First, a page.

Greece: A Default Is a Better Outcome Than the Deal on Offer

Pick your poison. In the words of Greek Finance Minister Evangelos Venizelos, the choice facing Greece today in the wake of its deal with the so-called “Troika” (the ECB, IMF, and EU) is “to choose between difficult decisions and decisions even more difficult. We unfortunately have to choose between sacrifice and even greater sacrifices in incomparably more dearly.” Of course, Venizelos implied that failure to accept the latest offer by the Troika is the lesser of two sacrifices. And the markets appeared to agree, selling off on news that the deal struck between the two parties was coming unstuck after weeks of building up expectations of an imminent conclusion.

In our view, the market’s judgment is wrong: an outright default might ultimately prove the better tonic for both Greece and the euro zone.

The only questions that remain to be resolved are these: have all of the parties begun preparations to mitigate the ultimate impact of an outright default by Athens? And will the ECB be sufficiently aggressive in combating the inevitable speculative attacks on the other members of the euro zone periphery, which are almost certain to ensue, once Greece is “resolved” one way or the other.

Within the Troika, the Germans in particular have been the champions of taking the toughest line possible against the Greeks and other “Mediterranean profligates”. But however stubborn Berlin appears to be, the Merkel Administration is certainly not stupid. At this juncture, it seems more rational to view their ongoing promotion of fiscal austerity as a political smokescreen: In reality, what Germany likely wants to do in the case of Greece is trigger is an involuntary default so that the other PIIGS don’t get the wrong idea and ask for a similarly large haircut on their debts. They realize the consequences that might follow, as the others gear up for similar treatment. Far easier were Greece to move toward involuntary default, in the eyes of Berlin.

Politically, of course, the Merkel government can’t actually come out and advocate a Greek default or, indeed, outright expulsion from the euro zone. Far more politically astute to promote fiscal austerity on top of yet more fiscal austerity, (even though that is certainly not winning Mrs. Merkel any popularity points in Greece), until the Greeks themselves scream “Uncle!” and default outright.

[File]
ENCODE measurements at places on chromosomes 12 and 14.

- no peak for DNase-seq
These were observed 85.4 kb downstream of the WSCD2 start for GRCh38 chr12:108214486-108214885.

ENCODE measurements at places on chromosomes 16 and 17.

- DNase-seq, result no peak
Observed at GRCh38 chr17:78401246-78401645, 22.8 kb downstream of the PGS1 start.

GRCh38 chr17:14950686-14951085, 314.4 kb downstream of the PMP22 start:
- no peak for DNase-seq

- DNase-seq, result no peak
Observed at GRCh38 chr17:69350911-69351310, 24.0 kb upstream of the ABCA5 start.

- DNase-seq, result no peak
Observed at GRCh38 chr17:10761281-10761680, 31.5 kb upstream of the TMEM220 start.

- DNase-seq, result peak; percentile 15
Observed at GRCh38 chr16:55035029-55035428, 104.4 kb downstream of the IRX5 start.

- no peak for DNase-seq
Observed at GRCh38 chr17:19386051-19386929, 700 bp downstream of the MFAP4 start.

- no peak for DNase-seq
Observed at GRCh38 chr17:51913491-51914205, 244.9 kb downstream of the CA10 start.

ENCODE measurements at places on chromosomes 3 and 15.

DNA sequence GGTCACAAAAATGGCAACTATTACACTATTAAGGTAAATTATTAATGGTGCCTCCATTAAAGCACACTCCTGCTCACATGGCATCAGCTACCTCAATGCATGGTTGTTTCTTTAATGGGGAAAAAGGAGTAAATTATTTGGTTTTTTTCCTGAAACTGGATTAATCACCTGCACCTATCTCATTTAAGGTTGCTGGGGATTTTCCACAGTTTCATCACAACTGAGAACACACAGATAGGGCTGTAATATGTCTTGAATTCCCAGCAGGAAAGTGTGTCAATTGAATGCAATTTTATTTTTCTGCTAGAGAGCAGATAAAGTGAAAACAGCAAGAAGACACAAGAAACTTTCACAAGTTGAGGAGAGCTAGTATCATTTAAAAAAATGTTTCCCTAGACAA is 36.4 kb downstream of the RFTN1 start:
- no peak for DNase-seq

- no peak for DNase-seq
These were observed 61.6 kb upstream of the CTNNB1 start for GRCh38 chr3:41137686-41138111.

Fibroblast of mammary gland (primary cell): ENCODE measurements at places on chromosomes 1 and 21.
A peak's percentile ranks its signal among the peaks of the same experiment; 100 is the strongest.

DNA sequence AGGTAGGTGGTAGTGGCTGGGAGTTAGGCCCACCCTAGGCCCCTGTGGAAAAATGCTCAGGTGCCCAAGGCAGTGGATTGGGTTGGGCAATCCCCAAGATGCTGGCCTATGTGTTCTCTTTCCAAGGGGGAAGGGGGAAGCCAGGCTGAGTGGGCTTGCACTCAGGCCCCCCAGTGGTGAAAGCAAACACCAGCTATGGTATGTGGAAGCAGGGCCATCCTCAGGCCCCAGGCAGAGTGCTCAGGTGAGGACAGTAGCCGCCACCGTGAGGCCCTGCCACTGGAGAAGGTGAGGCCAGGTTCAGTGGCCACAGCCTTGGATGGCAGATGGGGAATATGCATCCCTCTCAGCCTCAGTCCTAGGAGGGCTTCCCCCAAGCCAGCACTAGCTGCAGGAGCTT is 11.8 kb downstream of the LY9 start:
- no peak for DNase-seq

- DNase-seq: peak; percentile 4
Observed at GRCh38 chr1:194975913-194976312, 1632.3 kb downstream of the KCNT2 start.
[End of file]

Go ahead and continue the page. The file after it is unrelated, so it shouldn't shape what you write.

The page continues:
It helps domestically as well. According to polls, Angela Merkel is now the most popular politician in Germany, which is why she persists with this pernicious narrative that the problems of Greece all stem from fiscal profligacy and laziness, in contrast to the responsible and hard-working German people.

Ultimately, though an involuntary default carries risks for the stability of the euro payments system, a deal, per the terms outlined in the press, is bad for Greece. And probably even worse for global markets, especially the bond markets.

Either eventuality creates problems but default is probably the less bad option longer term. Let me elaborate:

Greece is a hopelessly uncompetitive economy that probably shouldn’t be in the euro zone. But can you surgically detach Greece if it defaults, without some sort of impact on the entire euro payments system?

And what will the impact be on Greece itself? The country currently runs a primary budget deficit (excluding interest payments on debt) of around 5% of GDP. Were it to default, Athens would be forced to go cold turkey (“cold Greece”?) until the primary fiscal deficit (now around 5% of GDP) is balanced. Maybe the government could suspend all military expenditures as a first pass? At the very least, they can stop buying German military equipment!

No question, that under a default, a lot of public sector employees will be sacked, pensions will be at risk, and unemployment will almost certainly go higher. However, were the country to revert to the drachma, they would likely be left with a substantially weaker currency, which could ultimately provide the country with the wherewithal to compete in the global economy. With a super-cheap exchange rate, Greece would be a Mecca for retirement homes, research hospitals, trans-European liberal arts colleges, and maybe low-overhead software startups. Plus, a permanent home for the Olympics. It could live happily ever after, as Florida does, on the pension income of the elderly and the beer money of the young.

This would be the source of the foreign transfers that the private banking sector won’t make anymore. In Greece’s case that credit went to the public sector and a lot of it built useful infrastructure, so it’s not a waste, but the first step is surely to cancel the debts and stop the illusion that they can be paid. And it would end the “death by 1000 cuts” currently being imposed on the Troika, which will serve no useful economic, political or social purpose.